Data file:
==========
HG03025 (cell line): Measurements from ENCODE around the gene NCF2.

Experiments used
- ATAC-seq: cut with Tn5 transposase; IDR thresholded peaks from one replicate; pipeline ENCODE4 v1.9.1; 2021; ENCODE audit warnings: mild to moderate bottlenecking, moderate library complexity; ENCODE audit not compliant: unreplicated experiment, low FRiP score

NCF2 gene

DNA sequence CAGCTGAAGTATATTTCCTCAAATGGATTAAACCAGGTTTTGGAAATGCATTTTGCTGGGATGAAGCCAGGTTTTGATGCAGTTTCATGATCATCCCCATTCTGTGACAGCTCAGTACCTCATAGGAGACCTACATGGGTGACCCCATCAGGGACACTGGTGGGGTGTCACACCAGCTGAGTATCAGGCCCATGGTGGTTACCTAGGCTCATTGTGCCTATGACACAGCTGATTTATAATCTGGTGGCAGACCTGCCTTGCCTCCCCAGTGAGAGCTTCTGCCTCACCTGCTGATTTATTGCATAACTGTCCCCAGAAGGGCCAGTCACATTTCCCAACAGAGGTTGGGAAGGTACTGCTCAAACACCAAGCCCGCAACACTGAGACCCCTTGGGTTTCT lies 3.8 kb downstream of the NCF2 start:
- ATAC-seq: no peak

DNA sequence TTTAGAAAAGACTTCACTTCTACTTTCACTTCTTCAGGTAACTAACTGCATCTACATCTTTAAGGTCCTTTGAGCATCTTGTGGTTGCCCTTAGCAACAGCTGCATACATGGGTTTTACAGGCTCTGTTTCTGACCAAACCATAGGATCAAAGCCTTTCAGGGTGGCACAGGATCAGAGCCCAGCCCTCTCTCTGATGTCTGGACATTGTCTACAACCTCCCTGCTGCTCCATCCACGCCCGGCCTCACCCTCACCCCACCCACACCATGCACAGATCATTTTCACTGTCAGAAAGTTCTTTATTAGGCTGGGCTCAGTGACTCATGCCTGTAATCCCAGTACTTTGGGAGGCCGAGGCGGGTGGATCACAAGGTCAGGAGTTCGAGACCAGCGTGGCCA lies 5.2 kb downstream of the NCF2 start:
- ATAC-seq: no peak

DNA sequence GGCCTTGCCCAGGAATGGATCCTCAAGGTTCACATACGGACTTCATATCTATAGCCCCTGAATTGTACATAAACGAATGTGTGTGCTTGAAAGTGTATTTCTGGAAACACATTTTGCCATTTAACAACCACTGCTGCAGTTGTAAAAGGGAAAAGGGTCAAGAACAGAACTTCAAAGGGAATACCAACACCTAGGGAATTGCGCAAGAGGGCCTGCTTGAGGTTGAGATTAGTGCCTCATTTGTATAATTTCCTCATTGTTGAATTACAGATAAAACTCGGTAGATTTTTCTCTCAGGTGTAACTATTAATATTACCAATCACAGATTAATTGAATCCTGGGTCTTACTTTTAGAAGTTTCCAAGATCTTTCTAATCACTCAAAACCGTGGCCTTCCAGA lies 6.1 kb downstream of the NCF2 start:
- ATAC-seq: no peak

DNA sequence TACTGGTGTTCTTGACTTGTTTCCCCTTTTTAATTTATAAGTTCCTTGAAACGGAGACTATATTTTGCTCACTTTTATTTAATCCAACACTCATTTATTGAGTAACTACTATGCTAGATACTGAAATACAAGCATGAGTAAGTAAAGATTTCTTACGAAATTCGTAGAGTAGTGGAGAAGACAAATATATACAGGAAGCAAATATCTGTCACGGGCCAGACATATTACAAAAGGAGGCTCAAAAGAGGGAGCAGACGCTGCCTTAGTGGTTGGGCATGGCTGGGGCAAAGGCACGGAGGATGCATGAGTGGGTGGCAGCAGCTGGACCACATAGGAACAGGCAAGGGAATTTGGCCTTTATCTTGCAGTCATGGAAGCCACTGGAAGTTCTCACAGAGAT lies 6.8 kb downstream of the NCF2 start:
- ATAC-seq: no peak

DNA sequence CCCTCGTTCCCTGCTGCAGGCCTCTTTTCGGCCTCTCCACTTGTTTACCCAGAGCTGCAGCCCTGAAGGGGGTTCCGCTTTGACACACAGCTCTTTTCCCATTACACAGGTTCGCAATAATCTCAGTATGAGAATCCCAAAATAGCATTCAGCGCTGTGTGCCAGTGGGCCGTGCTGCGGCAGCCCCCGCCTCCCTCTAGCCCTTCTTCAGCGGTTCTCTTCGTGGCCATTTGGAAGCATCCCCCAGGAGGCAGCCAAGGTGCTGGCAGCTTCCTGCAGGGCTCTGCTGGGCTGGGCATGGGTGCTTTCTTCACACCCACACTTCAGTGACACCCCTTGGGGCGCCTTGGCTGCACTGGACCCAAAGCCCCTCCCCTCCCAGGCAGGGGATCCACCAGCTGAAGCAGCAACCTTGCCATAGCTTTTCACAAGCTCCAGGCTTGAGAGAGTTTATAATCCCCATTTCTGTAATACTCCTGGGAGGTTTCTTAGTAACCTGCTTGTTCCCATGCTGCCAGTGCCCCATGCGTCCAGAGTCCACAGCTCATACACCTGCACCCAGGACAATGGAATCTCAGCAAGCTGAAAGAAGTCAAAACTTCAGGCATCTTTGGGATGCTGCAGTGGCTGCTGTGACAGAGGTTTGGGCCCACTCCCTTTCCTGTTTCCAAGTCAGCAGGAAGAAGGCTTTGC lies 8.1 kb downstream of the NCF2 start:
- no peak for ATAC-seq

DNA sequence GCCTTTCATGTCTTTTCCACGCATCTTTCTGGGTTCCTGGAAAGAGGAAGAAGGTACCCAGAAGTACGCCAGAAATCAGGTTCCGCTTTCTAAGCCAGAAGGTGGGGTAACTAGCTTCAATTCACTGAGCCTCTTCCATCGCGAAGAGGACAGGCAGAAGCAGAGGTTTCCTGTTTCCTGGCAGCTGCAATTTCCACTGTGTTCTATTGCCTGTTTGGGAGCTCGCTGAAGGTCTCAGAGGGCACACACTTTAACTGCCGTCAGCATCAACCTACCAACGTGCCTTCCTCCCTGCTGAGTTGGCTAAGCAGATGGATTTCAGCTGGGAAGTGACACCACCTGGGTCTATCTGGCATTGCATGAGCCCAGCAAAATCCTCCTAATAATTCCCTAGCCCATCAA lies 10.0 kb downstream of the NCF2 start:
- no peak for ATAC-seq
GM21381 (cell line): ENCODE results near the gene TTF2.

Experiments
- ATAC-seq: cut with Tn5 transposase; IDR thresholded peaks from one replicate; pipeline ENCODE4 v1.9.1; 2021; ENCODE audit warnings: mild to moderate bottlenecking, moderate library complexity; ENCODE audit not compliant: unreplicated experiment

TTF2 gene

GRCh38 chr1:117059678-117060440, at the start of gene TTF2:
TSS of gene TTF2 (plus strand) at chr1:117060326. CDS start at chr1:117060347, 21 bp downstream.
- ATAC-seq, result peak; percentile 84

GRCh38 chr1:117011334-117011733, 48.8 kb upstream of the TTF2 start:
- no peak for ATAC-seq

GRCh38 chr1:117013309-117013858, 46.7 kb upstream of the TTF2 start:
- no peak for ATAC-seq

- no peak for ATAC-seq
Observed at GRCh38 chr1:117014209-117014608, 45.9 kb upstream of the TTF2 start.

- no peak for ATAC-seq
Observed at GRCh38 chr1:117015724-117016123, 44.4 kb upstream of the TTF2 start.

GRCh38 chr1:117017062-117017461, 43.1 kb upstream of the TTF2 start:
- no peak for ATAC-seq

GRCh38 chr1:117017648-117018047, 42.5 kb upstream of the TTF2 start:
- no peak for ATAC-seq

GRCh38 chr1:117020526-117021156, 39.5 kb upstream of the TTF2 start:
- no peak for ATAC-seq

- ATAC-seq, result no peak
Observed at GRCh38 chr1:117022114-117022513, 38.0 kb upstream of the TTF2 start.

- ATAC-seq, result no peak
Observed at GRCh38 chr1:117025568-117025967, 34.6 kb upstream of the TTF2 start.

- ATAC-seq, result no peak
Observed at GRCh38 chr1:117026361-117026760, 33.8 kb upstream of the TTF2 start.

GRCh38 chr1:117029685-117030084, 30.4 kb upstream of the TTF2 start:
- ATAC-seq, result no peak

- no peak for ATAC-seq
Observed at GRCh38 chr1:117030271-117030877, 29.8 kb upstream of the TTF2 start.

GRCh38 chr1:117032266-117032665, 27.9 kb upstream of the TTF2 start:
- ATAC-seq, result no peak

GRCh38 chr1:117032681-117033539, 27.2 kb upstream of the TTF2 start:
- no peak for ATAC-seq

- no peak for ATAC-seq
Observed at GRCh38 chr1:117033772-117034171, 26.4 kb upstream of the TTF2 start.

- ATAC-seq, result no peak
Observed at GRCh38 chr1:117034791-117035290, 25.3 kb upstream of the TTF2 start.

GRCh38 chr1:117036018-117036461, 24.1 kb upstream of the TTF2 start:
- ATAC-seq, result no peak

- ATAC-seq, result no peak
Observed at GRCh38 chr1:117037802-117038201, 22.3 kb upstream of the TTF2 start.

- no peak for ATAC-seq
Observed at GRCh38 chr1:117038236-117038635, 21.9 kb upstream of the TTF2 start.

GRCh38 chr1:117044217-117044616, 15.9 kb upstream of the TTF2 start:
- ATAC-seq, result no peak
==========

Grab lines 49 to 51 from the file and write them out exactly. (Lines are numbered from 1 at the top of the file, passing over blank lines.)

- ATAC-seq, result no peak

GRCh38 chr1:117032681-117033539, 27.2 kb upstream of the TTF2 start:
- no peak for ATAC-seq